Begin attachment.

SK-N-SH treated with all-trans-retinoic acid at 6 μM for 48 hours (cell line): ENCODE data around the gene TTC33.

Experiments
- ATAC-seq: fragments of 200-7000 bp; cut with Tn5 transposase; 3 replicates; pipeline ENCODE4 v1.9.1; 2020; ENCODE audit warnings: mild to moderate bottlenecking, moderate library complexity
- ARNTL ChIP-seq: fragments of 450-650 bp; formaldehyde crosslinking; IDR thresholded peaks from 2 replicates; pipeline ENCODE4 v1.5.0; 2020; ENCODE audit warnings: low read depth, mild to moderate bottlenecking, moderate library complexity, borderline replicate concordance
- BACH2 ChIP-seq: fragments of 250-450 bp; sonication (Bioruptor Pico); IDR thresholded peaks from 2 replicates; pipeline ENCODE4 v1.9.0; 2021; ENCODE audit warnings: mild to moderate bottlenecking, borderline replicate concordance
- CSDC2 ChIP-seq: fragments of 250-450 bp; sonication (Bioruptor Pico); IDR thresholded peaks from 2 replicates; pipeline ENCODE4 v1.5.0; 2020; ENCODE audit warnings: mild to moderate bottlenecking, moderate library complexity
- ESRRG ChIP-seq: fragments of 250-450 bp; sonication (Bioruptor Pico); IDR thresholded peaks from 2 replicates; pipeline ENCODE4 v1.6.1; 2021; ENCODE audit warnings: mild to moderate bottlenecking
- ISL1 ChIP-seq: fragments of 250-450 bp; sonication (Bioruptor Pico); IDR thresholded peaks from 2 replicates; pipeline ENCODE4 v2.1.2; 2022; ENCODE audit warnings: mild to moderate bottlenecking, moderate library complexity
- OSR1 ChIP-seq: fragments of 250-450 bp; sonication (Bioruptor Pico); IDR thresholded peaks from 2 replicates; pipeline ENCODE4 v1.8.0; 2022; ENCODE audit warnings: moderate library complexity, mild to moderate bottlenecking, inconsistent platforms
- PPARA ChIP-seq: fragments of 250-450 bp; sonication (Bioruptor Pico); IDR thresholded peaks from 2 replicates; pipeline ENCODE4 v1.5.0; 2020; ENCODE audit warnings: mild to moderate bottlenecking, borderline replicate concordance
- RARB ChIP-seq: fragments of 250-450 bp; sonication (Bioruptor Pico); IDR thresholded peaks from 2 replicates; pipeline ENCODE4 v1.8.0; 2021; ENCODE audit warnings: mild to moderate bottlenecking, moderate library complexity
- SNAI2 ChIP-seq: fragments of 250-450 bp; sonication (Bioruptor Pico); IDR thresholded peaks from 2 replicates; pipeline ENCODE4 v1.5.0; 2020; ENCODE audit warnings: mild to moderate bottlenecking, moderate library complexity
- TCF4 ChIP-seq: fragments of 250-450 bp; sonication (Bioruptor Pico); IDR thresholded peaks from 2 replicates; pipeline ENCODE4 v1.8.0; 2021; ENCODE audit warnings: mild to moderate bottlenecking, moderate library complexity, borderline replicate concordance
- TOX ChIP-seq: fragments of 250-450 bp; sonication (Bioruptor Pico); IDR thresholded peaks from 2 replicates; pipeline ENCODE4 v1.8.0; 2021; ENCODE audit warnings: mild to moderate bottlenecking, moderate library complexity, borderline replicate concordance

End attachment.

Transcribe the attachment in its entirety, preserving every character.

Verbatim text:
SK-N-SH treated with all-trans-retinoic acid at 6 μM for 48 hours (cell line): ENCODE data around the gene TTC33.

Experiments
- ATAC-seq: fragments of 200-7000 bp; cut with Tn5 transposase; 3 replicates; pipeline ENCODE4 v1.9.1; 2020; ENCODE audit warnings: mild to moderate bottlenecking, moderate library complexity
- ARNTL ChIP-seq: fragments of 450-650 bp; formaldehyde crosslinking; IDR thresholded peaks from 2 replicates; pipeline ENCODE4 v1.5.0; 2020; ENCODE audit warnings: low read depth, mild to moderate bottlenecking, moderate library complexity, borderline replicate concordance
- BACH2 ChIP-seq: fragments of 250-450 bp; sonication (Bioruptor Pico); IDR thresholded peaks from 2 replicates; pipeline ENCODE4 v1.9.0; 2021; ENCODE audit warnings: mild to moderate bottlenecking, borderline replicate concordance
- CSDC2 ChIP-seq: fragments of 250-450 bp; sonication (Bioruptor Pico); IDR thresholded peaks from 2 replicates; pipeline ENCODE4 v1.5.0; 2020; ENCODE audit warnings: mild to moderate bottlenecking, moderate library complexity
- ESRRG ChIP-seq: fragments of 250-450 bp; sonication (Bioruptor Pico); IDR thresholded peaks from 2 replicates; pipeline ENCODE4 v1.6.1; 2021; ENCODE audit warnings: mild to moderate bottlenecking
- ISL1 ChIP-seq: fragments of 250-450 bp; sonication (Bioruptor Pico); IDR thresholded peaks from 2 replicates; pipeline ENCODE4 v2.1.2; 2022; ENCODE audit warnings: mild to moderate bottlenecking, moderate library complexity
- OSR1 ChIP-seq: fragments of 250-450 bp; sonication (Bioruptor Pico); IDR thresholded peaks from 2 replicates; pipeline ENCODE4 v1.8.0; 2022; ENCODE audit warnings: moderate library complexity, mild to moderate bottlenecking, inconsistent platforms
- PPARA ChIP-seq: fragments of 250-450 bp; sonication (Bioruptor Pico); IDR thresholded peaks from 2 replicates; pipeline ENCODE4 v1.5.0; 2020; ENCODE audit warnings: mild to moderate bottlenecking, borderline replicate concordance
- RARB ChIP-seq: fragments of 250-450 bp; sonication (Bioruptor Pico); IDR thresholded peaks from 2 replicates; pipeline ENCODE4 v1.8.0; 2021; ENCODE audit warnings: mild to moderate bottlenecking, moderate library complexity
- SNAI2 ChIP-seq: fragments of 250-450 bp; sonication (Bioruptor Pico); IDR thresholded peaks from 2 replicates; pipeline ENCODE4 v1.5.0; 2020; ENCODE audit warnings: mild to moderate bottlenecking, moderate library complexity
- TCF4 ChIP-seq: fragments of 250-450 bp; sonication (Bioruptor Pico); IDR thresholded peaks from 2 replicates; pipeline ENCODE4 v1.8.0; 2021; ENCODE audit warnings: mild to moderate bottlenecking, moderate library complexity, borderline replicate concordance
- TOX ChIP-seq: fragments of 250-450 bp; sonication (Bioruptor Pico); IDR thresholded peaks from 2 replicates; pipeline ENCODE4 v1.8.0; 2021; ENCODE audit warnings: mild to moderate bottlenecking, moderate library complexity, borderline replicate concordance